10 Oct 2009

Dealing With Prejudice.

One of the hardest things I have to do as a teacher is to deal with prejudice and challenge preconceptions. It sounds like a fairly easy thing to do. Pupil says something untoward, you calmly explain why that isn't acceptable, pupil becomes well adjusted member of society and goes on to challenge predjudicial behaviour at home and within their peer group.


What actually happens is pupil says something unacceptable (in my place of work either mildly racist or homophobic), you are actually disgusted by the comment and erupt into a 45 minute lecture on the rights of man at great volume. You may or may not point out some of the pupil's obvious shortcomings such as lack of personal hygene, questionable parentage or, in extreme cases, their having the mental capcity of the common or garden snail. Once you have calmed down you will have to log the incident somehow and inform the parents.

The next day you will open up your emails and discover that the little scrote's parents have decided that the way you dealt with the incident was unacceptable and they have notified the headteacher of your actions. The first email you write in response is blocked by the school's filtering system as it contains 32 seperate examples of the word 'fuck'.

An hour later the headteacher calls you into their office for a 'chat'. They politely explain that we must remember to treat our pupils with 'diginity and respect' and, as such, refering to them as 'the bastard offspring of Hitler, Pol Pot and Gary the Racist Duck' isn't really acceptable. You want to explain that you didn't say 'duck' and this demonstrates the lack of attention the pupil pays in your lessons but realise that this will only make things worse.

You then come to the shocking self-revelation that the reason the pupil was being a racist twat was because the parents see nothing wrong in it. Indeed, the parents make those comments all the time. There may be some reason for it - perhaps they haven't got any work because Polish workers can do the same job cheaper, perhaps it is fear of the unknown or perhaps it is because they haven't left the village they were born in all their life and still think people with different coloured skin are somehow out to get them and their wife (who doubles up as sister and cousin) agrees.

I don't know the ultimate reason. What I do know is this conflict between my liberal ideals and the swathe of ignorance I see before me is very hard reconcile in a way which befits my supposed responsibilites as a rolemodel. What I find unaccptable they see no problem in. What makes my blood boil they see as funny. This is the point at which my professionalism falls down.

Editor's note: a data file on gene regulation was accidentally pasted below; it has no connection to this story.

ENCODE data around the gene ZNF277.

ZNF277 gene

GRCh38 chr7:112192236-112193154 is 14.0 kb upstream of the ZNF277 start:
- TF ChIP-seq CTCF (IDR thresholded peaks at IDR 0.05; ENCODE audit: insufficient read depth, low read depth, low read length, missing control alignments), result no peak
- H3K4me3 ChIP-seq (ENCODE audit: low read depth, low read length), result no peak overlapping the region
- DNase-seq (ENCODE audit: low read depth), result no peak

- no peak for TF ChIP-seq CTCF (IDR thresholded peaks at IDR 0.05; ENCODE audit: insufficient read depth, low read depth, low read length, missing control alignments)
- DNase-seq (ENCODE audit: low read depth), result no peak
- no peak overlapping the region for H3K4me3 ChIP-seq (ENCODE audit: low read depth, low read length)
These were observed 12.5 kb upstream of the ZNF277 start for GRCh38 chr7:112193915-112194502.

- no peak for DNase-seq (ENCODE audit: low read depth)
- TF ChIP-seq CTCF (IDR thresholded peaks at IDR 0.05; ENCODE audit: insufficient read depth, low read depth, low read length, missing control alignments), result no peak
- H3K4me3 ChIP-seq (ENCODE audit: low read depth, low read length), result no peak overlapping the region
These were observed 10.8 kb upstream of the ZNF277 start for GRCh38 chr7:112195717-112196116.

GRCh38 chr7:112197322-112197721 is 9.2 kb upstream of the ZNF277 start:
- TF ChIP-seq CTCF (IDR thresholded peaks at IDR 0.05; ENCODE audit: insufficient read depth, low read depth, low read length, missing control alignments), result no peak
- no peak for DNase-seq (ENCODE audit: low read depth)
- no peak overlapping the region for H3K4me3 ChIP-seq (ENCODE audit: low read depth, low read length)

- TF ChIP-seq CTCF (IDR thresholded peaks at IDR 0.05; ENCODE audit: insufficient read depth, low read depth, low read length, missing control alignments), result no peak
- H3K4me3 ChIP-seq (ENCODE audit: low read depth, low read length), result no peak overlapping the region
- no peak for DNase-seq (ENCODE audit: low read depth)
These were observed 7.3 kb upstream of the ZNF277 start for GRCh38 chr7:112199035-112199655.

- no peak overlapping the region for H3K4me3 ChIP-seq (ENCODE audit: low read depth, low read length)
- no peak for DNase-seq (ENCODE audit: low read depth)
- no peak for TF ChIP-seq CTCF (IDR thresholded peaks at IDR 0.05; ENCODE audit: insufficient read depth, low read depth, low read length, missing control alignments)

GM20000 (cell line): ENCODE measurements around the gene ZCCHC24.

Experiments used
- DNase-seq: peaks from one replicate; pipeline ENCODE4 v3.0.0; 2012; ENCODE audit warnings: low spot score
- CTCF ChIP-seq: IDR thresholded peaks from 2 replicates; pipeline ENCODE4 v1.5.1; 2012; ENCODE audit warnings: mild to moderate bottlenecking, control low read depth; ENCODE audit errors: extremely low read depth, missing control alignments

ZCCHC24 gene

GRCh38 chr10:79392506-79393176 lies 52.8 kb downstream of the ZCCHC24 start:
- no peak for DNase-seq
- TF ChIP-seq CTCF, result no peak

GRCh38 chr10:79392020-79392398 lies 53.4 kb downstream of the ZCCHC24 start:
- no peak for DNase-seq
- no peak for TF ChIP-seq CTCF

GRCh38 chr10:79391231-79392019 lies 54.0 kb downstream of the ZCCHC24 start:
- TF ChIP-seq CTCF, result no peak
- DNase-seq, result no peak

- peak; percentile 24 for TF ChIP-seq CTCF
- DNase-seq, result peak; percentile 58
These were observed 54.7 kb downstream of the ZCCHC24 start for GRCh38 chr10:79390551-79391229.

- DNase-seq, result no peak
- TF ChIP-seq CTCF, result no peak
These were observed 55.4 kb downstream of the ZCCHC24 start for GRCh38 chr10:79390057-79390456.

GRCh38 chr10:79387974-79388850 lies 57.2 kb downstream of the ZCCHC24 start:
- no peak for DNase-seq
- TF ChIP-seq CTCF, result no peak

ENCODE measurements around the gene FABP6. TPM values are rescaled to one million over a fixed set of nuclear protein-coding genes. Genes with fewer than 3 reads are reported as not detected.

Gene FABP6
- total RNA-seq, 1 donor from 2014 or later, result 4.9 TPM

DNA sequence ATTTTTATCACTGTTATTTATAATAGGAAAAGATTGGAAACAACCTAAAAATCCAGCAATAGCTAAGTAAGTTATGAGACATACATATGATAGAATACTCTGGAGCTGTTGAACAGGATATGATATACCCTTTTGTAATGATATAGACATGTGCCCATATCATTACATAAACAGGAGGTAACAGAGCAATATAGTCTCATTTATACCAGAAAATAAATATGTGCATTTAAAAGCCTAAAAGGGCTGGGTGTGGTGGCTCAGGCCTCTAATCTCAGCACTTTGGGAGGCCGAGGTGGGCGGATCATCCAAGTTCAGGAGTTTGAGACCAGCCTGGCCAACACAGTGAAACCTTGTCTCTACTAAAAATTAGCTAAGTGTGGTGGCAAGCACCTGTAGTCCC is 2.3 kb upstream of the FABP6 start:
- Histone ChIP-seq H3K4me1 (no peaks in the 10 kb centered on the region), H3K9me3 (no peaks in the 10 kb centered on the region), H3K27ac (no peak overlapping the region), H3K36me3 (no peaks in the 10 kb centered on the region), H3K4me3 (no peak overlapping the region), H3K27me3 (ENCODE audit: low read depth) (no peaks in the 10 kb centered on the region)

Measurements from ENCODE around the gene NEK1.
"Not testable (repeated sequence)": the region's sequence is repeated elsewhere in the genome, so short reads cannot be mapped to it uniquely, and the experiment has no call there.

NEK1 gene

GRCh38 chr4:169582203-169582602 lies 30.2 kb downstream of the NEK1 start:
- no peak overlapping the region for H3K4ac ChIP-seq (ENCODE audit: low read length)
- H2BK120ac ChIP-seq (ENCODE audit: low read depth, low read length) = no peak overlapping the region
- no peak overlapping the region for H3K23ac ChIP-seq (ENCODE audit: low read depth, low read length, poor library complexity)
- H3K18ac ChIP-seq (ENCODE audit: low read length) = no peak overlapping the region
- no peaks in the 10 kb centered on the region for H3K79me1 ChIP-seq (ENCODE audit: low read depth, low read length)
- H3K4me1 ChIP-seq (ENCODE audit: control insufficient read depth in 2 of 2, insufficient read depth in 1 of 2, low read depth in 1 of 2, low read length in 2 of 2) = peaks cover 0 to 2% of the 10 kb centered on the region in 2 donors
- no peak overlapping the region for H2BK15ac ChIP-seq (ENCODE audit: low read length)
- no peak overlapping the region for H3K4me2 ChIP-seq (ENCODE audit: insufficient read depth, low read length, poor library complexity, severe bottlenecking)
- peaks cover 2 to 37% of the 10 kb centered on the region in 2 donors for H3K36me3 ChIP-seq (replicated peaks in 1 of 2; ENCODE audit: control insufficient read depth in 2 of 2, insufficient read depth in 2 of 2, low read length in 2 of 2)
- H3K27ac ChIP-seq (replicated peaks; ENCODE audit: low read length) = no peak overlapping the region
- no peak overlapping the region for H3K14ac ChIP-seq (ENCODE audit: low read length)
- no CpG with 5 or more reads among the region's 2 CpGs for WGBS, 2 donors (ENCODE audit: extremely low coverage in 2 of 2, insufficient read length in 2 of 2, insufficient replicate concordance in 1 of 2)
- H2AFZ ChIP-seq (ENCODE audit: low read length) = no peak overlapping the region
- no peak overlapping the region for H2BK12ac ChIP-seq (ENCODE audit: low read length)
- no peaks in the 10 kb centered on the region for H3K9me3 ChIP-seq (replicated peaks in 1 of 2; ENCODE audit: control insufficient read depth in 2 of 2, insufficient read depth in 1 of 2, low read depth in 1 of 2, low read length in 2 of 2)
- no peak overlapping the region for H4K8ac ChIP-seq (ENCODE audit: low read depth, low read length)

Perhaps I should be less prejudiced against rasicst, homophobic, stuttering idiots.

Perhaps not...


  1. Ah... the classic example of differing opinions...

    You think you're right. He thinks he's right.

    He has parents behind him, and you have your job to look after.

    More important to readjust the kid, or to make sure your job is safe.

    Better yet, who says your point of view is 'better' than his/his parents'?

    The joy of political correctness. In my world, I'd probably just have everyone say what they want, just make sure there's no maliciousness/overt realisation of the slurs.

    The sad thing is, the kid probably starts off just saying things because his parents do it -- I doubt the kid _actually_ hates blacks or Pakistanis -- but sure enough, we grow into our clothing, eh.

  2. I understand the fairly arbitrary nature of what is considered acceptable but part of the core standards that we have to meet is the requirement that we challenge preconceptions. Interesting enough it doesn't say what preconceptions we have to challenge and have been tempted - purely as a thought experiment - to do the reverse of the above and have a go at someone for being too liberal.

    It'd be a right larf!

    Or not.

  3. Well, you use the word 'too', which is important.

    It suggests there is such a thing as 'too liberal', and that you would consider it a bad thing...

    It's some kind of circle -- too liberal is very close to too conservative.

    (left) Communism -> One person takes control -> Dictatorship (right)

    But enough politics for a weekend :P

  4. what an interesting subject.. we are discussing racism in my english right now. i am more aware of racial slurs than i was before.

  5. I've never witnessed racism first hand, being egyptian n' all, but it's a subject we've discussed a lot in school. I don't look african at all, I have olive whitish skin and average facial features, so I don't think I can be discriminated based on my looks. But as far as religion is involved, I think I would be. My dad is muslim, and I guess I am too. I don't look like a muslim, nor do I act like one, but if someone were to ask me, I think that would change the way they think of me one war or another. Unless we are very, very careful, we doom each other by holding onto images of one another based on preconceptions that are in turn based on indifference to what is other than ourselves.

  6. God... why the hell did I ever want to be a teacher?

    And, P.S.: I hope you're not still wondering if you're really British or not...


  7. I'm a hot- headed American with little to no patience for the ignorant, no matter how young that offender might be. You were right to say something. And as difficult as it was to keep your emotions in check, if the kid went home to tell his parents that he got yelled at, you clearly struck a chord. From my experience, that's the first step.

    How is this little peach behaving now?